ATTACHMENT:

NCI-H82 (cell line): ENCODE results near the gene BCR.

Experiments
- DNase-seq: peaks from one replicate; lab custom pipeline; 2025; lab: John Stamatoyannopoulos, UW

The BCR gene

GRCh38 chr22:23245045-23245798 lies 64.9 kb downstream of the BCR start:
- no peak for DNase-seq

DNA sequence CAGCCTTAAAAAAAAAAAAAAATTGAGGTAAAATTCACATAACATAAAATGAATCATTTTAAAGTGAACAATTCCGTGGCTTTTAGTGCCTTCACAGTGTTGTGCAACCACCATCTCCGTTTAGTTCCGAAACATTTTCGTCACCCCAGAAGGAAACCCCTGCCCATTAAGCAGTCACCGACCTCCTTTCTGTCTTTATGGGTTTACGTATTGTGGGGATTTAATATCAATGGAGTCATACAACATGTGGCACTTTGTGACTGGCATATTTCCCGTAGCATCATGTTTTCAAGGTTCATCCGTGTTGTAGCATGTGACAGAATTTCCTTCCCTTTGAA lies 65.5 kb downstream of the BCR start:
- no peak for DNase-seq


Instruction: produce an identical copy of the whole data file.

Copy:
NCI-H82 (cell line): ENCODE results near the gene BCR.

Experiments
- DNase-seq: peaks from one replicate; lab custom pipeline; 2025; lab: John Stamatoyannopoulos, UW

The BCR gene

GRCh38 chr22:23245045-23245798 lies 64.9 kb downstream of the BCR start:
- no peak for DNase-seq

DNA sequence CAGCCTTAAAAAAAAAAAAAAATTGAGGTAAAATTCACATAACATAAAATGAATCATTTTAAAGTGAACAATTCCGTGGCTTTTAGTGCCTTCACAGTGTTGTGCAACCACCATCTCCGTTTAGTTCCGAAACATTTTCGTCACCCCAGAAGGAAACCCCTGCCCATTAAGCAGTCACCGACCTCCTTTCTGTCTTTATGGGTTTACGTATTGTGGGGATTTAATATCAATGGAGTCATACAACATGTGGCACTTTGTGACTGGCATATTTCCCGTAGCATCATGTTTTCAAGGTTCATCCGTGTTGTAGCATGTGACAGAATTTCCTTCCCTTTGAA lies 65.5 kb downstream of the BCR start:
- no peak for DNase-seq